Summer heat: Valleys, mountains could see temps in low-100s Monday

Summer officially came back on Tuesday, and Southern California is already feeling the summer heat. It's hot this weekend in Los Angeles, and it won't be letting up until well into next week, according to the National Weather Service.

This heat wave is expected to last through Wednesday, June 29, and naturally the further inland you go, the hotter it's going to be. LA is only expecting a high of 83 F Saturday, but in the valleys and the mountains, temperatures could reach into the mid to high 90s, according to the NWS. 

Monday will be the hottest day of the next week, however, with the NWS predicting temperatures in the low 100s in places like Woodland Hills, Santa Clarita and Lancaster. NWS also warns of an increased risk of heat-related illnesses. 

This heat has been the norm this June throughout California. From June 1 to June 22, temperatures throughout Southern California have been anywhere between four and six degrees higher than average. "Warmer than average in June unless you live in the Sierra," the NWS posted on Twitter. Monday's expected to be six and 12 degrees higher than normal.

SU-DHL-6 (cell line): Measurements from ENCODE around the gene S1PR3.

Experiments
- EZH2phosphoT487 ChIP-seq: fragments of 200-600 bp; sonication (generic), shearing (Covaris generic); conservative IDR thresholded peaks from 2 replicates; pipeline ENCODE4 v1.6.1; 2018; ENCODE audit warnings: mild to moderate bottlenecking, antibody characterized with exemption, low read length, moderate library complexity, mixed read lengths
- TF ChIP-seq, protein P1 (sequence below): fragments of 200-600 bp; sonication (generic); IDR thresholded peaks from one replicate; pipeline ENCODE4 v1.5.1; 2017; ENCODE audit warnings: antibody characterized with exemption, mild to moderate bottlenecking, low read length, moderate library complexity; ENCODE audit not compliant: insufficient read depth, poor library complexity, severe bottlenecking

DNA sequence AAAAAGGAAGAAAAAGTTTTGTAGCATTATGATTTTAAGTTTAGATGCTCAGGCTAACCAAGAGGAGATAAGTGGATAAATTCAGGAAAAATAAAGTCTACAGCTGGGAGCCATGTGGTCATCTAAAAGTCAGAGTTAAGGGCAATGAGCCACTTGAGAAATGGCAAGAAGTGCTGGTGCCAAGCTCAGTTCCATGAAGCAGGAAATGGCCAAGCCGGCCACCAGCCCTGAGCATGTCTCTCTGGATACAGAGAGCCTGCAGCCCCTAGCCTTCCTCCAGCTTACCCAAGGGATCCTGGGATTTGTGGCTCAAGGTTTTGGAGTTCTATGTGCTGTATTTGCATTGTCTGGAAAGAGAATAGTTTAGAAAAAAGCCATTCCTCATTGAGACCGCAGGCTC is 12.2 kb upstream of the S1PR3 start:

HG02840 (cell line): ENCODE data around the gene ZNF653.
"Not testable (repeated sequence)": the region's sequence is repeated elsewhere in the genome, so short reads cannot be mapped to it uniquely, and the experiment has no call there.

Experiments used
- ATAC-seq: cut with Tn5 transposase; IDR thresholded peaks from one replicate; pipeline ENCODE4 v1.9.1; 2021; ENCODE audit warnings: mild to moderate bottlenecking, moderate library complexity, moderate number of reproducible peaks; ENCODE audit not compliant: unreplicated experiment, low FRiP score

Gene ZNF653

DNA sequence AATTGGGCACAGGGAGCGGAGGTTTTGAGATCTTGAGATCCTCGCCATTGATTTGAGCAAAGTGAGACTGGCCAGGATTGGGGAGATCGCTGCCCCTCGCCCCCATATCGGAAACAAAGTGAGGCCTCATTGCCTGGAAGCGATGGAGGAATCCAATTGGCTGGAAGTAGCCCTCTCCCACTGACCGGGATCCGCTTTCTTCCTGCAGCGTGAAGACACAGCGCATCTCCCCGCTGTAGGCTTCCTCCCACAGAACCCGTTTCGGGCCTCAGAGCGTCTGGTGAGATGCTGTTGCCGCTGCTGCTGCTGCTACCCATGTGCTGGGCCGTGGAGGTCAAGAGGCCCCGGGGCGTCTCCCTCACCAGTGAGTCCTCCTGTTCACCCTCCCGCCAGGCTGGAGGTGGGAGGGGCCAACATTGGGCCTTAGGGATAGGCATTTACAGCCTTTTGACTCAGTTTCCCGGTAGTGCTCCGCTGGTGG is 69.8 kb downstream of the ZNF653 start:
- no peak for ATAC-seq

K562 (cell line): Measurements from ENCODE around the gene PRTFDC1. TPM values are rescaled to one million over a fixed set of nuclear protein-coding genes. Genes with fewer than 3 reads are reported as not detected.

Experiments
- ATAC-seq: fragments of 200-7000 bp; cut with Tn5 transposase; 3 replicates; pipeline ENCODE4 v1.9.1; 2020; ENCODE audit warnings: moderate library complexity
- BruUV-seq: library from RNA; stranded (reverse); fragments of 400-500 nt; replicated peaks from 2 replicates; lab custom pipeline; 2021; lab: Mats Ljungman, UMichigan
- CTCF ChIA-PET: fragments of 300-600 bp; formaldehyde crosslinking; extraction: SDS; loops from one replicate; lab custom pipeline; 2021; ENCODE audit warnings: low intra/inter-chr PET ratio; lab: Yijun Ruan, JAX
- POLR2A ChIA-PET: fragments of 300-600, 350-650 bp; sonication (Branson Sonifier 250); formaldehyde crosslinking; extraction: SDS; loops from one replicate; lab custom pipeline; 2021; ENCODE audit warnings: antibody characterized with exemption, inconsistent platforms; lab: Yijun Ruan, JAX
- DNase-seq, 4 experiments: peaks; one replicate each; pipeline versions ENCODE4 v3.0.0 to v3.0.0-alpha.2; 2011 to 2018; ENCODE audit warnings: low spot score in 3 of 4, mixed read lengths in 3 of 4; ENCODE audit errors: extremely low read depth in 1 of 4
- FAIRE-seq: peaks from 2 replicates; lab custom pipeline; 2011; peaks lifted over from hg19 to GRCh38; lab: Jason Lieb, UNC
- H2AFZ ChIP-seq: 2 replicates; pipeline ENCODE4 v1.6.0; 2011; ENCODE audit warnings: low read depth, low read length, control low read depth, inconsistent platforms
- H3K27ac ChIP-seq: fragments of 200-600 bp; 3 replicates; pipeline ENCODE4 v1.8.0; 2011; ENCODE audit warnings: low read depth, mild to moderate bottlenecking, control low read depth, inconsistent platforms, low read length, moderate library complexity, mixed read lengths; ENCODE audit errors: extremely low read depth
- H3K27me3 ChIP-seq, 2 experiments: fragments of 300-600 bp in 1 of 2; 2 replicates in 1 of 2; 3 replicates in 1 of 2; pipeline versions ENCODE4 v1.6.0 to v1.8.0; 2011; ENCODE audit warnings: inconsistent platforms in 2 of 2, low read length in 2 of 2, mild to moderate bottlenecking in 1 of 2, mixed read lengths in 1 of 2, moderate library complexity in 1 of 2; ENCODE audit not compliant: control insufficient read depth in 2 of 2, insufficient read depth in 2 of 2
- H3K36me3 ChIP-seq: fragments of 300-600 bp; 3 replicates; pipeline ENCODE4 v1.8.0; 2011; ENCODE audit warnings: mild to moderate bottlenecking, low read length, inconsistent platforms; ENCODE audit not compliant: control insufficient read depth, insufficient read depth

This level of heat can be extremely dangerous, especially for extended periods of time. The National Weather Service has a few tips to help keep you and your loved ones safe.  

First, if you're working outside, make sure to stay hydrated and take regular breaks in the shade. If you're outside for other reasons, make sure to limit strenuous activity. 

If you have any friends or family who don't have air conditioning, experts recommend someone check up on them. The city of Redlands is expanding its cooling center hours this weekend in anticipation of the heat. The cooling centers will be open from 9 a.m. to 7 p.m. Saturday, June 25, and from 1 p.m. to 5 p.m. on Sunday, June 26. 

And finally, NWS recommends never leaving a child or pet in a car on a hot day. A 2018 study from Arizona State University and the University of California, San Diego found that on days with above 100-degree temperatures, cabin temperatures can reach deadly levels in as little as an hour.